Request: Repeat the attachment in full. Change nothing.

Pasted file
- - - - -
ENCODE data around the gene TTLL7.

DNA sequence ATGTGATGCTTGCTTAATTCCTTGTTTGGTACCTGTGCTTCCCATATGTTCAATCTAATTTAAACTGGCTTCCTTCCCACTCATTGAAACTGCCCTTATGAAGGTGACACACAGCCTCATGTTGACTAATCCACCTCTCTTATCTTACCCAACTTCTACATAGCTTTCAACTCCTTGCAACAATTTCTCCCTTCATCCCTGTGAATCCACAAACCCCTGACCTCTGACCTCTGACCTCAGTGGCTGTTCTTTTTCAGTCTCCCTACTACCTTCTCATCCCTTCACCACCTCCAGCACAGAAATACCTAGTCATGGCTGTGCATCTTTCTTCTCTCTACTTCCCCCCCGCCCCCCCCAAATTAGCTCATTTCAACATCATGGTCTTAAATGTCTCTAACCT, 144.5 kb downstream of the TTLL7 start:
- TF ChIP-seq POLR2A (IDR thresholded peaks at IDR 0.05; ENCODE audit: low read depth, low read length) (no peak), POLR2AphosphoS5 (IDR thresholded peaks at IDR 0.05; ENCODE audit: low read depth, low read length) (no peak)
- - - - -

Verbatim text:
ENCODE data around the gene TTLL7.

DNA sequence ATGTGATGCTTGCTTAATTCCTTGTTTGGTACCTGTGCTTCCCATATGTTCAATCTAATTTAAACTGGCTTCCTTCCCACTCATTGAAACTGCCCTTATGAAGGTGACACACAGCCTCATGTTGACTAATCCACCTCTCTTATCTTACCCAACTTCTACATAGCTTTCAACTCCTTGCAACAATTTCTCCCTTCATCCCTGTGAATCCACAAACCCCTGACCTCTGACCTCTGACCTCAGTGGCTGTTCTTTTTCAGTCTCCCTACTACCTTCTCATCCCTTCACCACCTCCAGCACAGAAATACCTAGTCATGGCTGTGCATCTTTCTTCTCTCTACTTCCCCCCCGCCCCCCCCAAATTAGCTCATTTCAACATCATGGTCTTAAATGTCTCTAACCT, 144.5 kb downstream of the TTLL7 start:
- TF ChIP-seq POLR2A (IDR thresholded peaks at IDR 0.05; ENCODE audit: low read depth, low read length) (no peak), POLR2AphosphoS5 (IDR thresholded peaks at IDR 0.05; ENCODE audit: low read depth, low read length) (no peak)